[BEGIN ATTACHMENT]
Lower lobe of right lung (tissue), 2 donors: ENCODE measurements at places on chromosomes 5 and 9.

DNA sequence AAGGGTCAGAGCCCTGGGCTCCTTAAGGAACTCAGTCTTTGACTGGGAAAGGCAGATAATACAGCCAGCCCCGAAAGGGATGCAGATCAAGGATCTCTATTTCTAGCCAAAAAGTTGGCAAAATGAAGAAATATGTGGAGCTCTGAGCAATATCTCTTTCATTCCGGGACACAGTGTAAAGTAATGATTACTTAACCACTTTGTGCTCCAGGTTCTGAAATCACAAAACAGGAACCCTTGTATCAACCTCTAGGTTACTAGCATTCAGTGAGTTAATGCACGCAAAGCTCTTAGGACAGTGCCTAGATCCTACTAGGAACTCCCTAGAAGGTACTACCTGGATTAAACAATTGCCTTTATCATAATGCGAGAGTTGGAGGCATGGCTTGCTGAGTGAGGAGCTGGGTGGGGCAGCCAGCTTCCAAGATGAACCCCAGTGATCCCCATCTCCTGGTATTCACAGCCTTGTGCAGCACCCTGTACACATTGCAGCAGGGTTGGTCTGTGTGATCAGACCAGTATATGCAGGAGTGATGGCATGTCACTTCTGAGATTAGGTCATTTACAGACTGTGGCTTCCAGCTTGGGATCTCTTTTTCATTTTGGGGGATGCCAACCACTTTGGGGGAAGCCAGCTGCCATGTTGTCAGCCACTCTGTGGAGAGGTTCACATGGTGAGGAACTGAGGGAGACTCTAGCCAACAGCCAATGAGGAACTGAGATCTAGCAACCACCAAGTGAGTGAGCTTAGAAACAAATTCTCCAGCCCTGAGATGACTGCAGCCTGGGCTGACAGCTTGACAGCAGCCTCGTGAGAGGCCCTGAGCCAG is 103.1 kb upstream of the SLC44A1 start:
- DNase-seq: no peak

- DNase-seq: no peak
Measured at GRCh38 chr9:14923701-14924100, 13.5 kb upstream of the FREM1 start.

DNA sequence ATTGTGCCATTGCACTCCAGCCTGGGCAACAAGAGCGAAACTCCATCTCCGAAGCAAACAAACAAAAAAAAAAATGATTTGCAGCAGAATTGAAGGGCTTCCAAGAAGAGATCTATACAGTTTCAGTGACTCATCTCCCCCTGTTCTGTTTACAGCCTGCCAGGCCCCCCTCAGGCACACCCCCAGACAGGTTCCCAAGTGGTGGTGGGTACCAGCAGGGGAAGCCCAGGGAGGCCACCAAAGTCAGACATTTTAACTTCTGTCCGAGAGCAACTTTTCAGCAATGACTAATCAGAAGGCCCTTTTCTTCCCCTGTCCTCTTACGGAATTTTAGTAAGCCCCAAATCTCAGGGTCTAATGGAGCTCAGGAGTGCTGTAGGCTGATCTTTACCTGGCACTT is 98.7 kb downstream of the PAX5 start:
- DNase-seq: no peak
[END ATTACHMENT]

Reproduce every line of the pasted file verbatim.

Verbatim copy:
Lower lobe of right lung (tissue), 2 donors: ENCODE measurements at places on chromosomes 5 and 9.

DNA sequence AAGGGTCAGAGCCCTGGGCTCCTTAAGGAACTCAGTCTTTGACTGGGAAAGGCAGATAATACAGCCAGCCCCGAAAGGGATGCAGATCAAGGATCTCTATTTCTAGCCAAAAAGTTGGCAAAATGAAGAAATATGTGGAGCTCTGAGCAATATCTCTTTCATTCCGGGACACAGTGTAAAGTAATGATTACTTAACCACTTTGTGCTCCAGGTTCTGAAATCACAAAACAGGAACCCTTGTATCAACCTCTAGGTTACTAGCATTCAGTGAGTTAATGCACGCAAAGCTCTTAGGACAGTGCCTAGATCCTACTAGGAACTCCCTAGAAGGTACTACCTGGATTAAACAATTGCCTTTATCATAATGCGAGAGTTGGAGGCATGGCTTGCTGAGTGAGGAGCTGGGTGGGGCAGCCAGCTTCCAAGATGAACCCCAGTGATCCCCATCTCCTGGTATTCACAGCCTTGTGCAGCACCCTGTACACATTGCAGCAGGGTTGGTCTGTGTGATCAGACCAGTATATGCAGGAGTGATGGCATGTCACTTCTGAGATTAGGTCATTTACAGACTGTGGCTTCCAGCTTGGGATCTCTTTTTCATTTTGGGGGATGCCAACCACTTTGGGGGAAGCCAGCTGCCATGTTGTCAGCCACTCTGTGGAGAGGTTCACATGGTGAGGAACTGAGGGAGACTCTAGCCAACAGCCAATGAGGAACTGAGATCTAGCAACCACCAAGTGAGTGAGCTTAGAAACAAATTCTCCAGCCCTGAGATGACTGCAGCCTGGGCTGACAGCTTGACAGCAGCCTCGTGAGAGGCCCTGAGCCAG is 103.1 kb upstream of the SLC44A1 start:
- DNase-seq: no peak

- DNase-seq: no peak
Measured at GRCh38 chr9:14923701-14924100, 13.5 kb upstream of the FREM1 start.

DNA sequence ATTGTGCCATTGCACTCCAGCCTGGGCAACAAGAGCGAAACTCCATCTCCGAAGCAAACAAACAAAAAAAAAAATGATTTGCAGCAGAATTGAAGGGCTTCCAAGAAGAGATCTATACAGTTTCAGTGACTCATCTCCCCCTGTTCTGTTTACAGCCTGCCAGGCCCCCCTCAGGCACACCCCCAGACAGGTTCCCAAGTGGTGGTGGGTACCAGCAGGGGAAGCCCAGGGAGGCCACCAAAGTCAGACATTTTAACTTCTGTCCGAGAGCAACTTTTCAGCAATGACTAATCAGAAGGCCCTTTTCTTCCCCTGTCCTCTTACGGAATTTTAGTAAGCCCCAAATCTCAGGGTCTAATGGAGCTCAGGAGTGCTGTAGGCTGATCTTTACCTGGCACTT is 98.7 kb downstream of the PAX5 start:
- DNase-seq: no peak